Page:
In Los Angeles, California, Curbed (Los Angeles)
- Eight families who live in an eight-unit apartment building in Historic Filipinotown are suing the building's owner, alleging that it is harassing tenants to get them to leave so that it can renovate the building for sale, in violation of city ordinances.
The civil suit was filed March 22 in Los Angeles County Superior Court against BRE Investment LLC; its owner, David Bramante; and several other related defendants by the Inner City Law Center(1) and attorneys representing the families who rent in the building. The tenants are characterized as long-term or low-income tenants, many of whom are retired, elderly, disabled or monolingual Spanish speakers.
The building at 240 North Robinson Street sits just a couple of blocks east of where Temple Street and Silver Lake Boulevard meet.
The suit argues that Bramante and his company have ignored requirements under LA's rent stabilization ordinance and other laws to relocate the building’s tenants under a tenant habitability plan, which was implemented in March 2016 under the building's previous owner to relocate tenants during temporary construction work that year.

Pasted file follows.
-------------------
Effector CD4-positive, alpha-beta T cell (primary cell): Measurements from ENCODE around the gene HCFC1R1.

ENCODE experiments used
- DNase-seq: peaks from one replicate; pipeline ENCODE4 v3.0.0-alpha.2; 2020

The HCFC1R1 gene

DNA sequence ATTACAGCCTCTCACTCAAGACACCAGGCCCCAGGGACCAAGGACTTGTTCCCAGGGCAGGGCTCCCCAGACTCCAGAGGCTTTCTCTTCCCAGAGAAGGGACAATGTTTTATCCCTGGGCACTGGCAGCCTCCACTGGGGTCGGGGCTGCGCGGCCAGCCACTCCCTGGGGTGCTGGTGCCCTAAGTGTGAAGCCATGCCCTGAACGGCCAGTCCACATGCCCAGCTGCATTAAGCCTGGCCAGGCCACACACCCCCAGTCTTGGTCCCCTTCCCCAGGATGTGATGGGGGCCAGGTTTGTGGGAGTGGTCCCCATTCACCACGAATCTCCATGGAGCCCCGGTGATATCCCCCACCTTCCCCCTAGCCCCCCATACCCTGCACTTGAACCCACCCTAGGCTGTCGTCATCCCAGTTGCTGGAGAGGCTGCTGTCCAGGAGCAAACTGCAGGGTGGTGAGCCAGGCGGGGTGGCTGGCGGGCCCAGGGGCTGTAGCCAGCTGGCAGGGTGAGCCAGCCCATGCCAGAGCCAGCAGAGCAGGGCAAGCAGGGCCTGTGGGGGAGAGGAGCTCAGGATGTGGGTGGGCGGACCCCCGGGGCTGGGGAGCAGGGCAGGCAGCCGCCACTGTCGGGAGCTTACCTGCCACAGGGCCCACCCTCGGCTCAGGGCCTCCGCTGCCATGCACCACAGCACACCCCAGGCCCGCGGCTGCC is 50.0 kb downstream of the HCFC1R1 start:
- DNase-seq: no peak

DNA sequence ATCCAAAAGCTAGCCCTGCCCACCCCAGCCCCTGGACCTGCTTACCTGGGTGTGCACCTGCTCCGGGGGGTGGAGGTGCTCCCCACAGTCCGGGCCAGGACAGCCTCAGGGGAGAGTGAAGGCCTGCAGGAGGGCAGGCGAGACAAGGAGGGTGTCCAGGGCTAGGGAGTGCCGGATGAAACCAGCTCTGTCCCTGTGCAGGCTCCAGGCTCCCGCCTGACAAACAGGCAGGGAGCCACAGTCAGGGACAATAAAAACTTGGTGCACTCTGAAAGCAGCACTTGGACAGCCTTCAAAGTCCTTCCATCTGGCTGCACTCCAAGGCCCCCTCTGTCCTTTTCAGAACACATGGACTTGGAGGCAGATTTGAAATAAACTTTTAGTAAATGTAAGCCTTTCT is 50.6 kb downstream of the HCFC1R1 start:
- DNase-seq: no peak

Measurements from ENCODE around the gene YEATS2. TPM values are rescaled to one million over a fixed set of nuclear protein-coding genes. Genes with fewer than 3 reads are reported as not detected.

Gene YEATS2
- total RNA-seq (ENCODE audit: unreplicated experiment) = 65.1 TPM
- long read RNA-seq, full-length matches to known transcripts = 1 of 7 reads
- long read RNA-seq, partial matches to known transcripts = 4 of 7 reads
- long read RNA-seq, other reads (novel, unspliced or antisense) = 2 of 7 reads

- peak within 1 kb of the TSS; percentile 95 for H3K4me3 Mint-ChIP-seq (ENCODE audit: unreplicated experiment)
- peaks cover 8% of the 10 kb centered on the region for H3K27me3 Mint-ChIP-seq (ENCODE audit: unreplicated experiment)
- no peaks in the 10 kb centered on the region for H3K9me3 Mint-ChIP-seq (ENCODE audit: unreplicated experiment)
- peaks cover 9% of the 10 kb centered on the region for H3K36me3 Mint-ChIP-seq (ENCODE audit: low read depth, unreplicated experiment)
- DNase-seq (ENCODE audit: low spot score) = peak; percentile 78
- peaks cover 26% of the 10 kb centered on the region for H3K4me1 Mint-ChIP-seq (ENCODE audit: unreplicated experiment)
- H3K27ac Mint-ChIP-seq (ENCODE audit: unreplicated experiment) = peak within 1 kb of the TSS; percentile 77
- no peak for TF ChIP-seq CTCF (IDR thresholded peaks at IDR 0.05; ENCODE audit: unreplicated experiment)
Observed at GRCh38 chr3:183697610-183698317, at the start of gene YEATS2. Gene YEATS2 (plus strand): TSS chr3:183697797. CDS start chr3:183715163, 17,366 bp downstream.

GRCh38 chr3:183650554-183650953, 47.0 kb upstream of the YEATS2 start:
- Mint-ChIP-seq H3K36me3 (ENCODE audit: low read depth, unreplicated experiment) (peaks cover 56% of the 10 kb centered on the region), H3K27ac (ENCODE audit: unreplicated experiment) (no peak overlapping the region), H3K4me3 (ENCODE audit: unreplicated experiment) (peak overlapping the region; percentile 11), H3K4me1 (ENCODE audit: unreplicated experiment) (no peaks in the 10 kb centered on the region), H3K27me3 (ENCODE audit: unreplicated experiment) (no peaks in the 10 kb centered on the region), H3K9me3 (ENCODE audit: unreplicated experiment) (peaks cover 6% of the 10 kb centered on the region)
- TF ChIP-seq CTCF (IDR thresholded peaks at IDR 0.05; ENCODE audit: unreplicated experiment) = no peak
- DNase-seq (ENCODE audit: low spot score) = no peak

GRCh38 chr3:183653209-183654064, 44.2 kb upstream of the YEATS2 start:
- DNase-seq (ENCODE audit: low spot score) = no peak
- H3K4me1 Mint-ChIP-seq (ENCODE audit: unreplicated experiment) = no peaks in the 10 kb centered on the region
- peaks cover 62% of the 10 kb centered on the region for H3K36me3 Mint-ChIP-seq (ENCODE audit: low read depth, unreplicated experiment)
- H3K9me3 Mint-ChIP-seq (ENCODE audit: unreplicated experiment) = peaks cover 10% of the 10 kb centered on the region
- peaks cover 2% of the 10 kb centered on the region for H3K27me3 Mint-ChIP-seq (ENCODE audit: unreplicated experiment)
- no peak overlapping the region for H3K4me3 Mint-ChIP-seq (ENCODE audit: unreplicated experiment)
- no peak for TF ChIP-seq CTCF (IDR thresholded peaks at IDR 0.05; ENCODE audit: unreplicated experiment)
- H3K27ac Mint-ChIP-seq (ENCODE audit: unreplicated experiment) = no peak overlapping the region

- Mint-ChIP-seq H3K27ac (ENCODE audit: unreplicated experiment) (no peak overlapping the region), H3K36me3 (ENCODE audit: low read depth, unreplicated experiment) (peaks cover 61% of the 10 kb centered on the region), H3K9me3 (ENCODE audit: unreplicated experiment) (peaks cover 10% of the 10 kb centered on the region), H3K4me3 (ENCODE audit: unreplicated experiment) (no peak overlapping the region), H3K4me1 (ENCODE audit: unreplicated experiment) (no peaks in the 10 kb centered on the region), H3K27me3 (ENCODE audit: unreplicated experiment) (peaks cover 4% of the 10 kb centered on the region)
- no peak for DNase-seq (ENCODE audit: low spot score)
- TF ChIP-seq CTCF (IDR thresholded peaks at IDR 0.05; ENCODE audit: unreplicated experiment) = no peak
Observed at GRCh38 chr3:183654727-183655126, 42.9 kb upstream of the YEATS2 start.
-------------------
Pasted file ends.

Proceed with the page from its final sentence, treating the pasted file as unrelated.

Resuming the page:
The suit seeks to stop any evictions or forced relocation of tenants, asks that Bramante and his company follow the law and correct any uninhabitable conditions, and seeks damages and compensation for tenants, among other things.
For now, the tenants remain in the building, though there are multiple evictions pending, Inner City Law Center lawyer David Aigboboh told Curbed.
Bramante acknowledged showing up on March 23 with moving trucks to assist tenants in two of the units to relocate to alternative housing temporarily under the tenant habitability plan (at Bramante's expense), so that his company could renovate the units, but said the tenants (assisted by the Inner City Law Center and LA Tenants Union) declined to leave.
Aigboboh characterized the attempted move as a "forcible eviction," which Bramante denied.